By Chris Gandy
Of all our Touchstones, the one that tends to take most explaining is Bold Leadership….
“What do you mean by bold leadership?”
“How do I know whether I am a bold leader or not?”
…are two of the common questions we are asked.
To make our position on this Touchstone a little clearer, here are some behaviours we believe bold leaders display in their everyday work routines.
Being on the same page as their audience – Few behaviours alienate a Chief Executive from their board, management team, employees, volunteers and stakeholders than an inability to speak the same language! Bold leaders know that for their plan, strategy or vision to be embraced, they need to couch it in terms the audience understands and is comfortable with.
Practice being a 180 degree manager – Bold leaders are not “fence sitters” and deal with issues across the people management spectrum. They make sure high performers get the recognition the deserve, those that are coasting are motivated to stretch themselves and underperformers are coached and supported and, as a last resort, let go.
Know the risks and have strategies to deal with them – Bold leaders do take risks! BUT they only act after thoroughly identifying and analysing these risks and making sure sound mitigation strategies in place.
Deal only with the facts – Leaders can become immersed in opinion, gossip and rumour. Bold leaders know the relevant data to trust and remain wedded to the “if you can’t measure it, you can’t manage it” mantra.
Cultivate evangelists for change – Few bold leaders are truly successful on their own. Most realise the critical importance of creating champions for the cause across the entire organisation.
Engage the squeaky wheels – While the cultivation of evangelists is important, bold leaders don’t ignore the naysayers and squeaky wheels in the hope they eventually will go away. They engage with them often one on one to contain any damage they may create and ensure they are turned around. They also recognise that “converted squeaky wheels” have the potential of becoming the best evangelists.
Fight the good fight – This was my High School motto and it has remained with me ever since. It is all about sticking to your guns when it matters and graciously backing down when appropriate.
Let their results do the talking – Bold leaders know the most effective way to build credibility is via their accomplishments. A winning track record engenders confidence and trust in their followers.
Forget the revolution, go for evolution – No matter how positive, bold and transformative an initiative is, if it is overly disruptive to the organisation and is seen as a “bridge too far” by staff, it is doomed to failure. Bold leaders recognise that slow incremental steps are required to make change sustainable in the long term.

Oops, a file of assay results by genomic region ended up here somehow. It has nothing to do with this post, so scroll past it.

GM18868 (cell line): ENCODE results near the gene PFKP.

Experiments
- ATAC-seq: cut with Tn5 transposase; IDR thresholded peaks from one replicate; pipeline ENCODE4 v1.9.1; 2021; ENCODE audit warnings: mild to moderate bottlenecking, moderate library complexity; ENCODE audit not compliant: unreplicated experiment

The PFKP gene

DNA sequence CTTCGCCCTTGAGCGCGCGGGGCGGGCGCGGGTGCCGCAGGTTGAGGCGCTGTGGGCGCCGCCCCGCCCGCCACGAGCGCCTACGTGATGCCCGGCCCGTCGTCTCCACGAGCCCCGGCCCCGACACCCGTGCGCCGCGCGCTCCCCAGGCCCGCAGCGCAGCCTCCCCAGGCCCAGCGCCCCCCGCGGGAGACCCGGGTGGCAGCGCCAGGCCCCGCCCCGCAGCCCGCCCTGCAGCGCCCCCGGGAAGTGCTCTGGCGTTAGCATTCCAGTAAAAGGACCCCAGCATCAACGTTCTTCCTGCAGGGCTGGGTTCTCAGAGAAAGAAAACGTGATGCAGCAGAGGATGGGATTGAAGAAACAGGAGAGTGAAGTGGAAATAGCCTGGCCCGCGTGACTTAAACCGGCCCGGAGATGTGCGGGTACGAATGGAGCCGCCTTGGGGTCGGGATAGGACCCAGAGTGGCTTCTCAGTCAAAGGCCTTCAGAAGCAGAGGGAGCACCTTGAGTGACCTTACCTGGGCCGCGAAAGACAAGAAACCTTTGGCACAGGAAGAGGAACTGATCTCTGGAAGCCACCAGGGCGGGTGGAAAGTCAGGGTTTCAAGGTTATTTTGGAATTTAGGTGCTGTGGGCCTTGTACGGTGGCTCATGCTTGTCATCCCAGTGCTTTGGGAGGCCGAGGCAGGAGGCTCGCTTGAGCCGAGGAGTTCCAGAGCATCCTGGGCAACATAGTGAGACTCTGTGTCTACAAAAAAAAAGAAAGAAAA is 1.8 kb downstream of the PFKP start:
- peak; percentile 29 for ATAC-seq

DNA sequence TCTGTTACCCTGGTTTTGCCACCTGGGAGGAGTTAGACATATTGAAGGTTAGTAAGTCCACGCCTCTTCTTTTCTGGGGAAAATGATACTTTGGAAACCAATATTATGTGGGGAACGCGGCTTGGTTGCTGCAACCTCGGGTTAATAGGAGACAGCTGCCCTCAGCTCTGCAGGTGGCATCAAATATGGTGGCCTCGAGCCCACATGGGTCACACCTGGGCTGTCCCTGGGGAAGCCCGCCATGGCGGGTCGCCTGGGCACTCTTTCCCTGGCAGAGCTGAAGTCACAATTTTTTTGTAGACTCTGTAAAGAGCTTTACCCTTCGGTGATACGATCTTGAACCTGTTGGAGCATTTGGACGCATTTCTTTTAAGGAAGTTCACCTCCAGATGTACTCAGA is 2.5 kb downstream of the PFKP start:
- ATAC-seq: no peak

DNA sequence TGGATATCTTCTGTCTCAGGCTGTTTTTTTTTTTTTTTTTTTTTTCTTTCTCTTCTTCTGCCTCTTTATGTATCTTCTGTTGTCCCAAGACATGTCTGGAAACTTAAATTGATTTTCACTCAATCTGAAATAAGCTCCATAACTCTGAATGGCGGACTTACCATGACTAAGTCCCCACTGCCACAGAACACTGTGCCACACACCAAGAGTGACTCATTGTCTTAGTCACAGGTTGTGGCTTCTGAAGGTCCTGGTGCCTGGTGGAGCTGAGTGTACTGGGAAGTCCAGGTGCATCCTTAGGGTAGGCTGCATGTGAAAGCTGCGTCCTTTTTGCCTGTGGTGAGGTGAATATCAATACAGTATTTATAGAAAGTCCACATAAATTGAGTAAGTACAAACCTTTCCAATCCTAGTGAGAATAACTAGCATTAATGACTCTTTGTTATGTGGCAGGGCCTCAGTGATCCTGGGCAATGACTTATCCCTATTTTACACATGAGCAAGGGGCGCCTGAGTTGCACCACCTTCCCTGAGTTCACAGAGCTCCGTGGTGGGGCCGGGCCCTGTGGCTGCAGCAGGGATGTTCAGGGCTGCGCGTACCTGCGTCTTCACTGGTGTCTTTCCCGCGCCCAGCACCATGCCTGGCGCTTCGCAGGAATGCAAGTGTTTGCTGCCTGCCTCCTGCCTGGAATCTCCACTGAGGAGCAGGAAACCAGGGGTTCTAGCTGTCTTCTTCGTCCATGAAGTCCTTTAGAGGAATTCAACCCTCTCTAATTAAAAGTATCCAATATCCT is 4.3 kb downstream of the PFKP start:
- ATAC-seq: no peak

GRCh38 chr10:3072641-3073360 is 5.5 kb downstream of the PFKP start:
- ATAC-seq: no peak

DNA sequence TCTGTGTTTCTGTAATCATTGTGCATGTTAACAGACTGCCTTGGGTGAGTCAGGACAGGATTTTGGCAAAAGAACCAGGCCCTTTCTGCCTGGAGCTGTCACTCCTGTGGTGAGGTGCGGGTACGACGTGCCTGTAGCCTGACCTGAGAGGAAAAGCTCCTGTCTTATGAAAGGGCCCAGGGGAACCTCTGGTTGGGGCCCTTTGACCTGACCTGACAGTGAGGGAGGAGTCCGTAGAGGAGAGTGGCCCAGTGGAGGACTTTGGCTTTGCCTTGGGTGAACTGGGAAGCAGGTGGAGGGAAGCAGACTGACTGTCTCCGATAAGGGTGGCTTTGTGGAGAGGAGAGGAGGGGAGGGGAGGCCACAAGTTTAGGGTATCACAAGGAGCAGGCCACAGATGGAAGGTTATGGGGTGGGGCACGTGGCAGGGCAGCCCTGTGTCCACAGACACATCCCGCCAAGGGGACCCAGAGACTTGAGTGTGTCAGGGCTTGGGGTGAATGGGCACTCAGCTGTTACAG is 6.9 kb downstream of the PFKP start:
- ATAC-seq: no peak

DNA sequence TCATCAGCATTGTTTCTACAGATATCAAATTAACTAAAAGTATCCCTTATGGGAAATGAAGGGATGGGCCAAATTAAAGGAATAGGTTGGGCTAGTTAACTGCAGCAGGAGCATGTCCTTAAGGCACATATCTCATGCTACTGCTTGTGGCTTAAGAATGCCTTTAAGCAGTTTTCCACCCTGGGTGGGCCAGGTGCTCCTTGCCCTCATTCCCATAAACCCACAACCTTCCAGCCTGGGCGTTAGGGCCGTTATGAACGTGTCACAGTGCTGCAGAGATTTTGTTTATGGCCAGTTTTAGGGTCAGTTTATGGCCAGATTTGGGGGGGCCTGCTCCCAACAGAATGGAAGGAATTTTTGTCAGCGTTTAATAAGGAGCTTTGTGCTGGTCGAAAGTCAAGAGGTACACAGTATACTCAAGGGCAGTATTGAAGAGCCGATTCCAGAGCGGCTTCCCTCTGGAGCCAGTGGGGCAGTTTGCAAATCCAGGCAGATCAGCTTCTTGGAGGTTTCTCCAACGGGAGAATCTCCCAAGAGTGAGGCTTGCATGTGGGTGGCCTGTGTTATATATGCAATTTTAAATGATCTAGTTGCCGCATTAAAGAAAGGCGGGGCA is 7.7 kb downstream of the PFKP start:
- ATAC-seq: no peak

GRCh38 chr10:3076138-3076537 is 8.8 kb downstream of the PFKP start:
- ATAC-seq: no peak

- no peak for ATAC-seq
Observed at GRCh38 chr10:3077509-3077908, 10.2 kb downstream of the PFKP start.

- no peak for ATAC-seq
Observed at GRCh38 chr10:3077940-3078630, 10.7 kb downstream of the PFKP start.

Remain true to your vision – Prevarication and expedience are often mid to long term killers. Bold leaders show people they believe in something good and are prepared to fight for it.
Build buy-in at ALL levels – It is far too easy to fall into the trap of engaging with one’s direct reports and hoping the rest of the organisation will join in via osmosis. This seldom happens. Bold leaders know that effective strategies are imperative to make sure that all involved with the organisation – board, executive, staff, volunteers – are equally committed to a course of action
Avoid inertia at all costs – We deliberately left this till last because inertia really will kill the bold leader in all of us. And it is so difficult to avoid. Things are going OK – so don’t rock the boat. Status Quo is such a comfortable zone – and after all we have had a difficult couple of years so lets take our foot off the pedal. These thoughts are hard to resist. Bold leaders understand that if they are not moving forward, the organisation is actually going backwards. They continually provide the spark and the energy to propel the organisation onwards and upwards. If that spark is lost, leaders need to seriously reconsider their positions.
Do you have other examples of “bold leadership behaviours?” If so we would be delighted to hear from you via our comments section below.
About the author: Chris Gandy MAPS is a Director of Cause and Effective (www.causeandeffective.info), a group dedicated to assisting cause-based organisations make and even greater impact.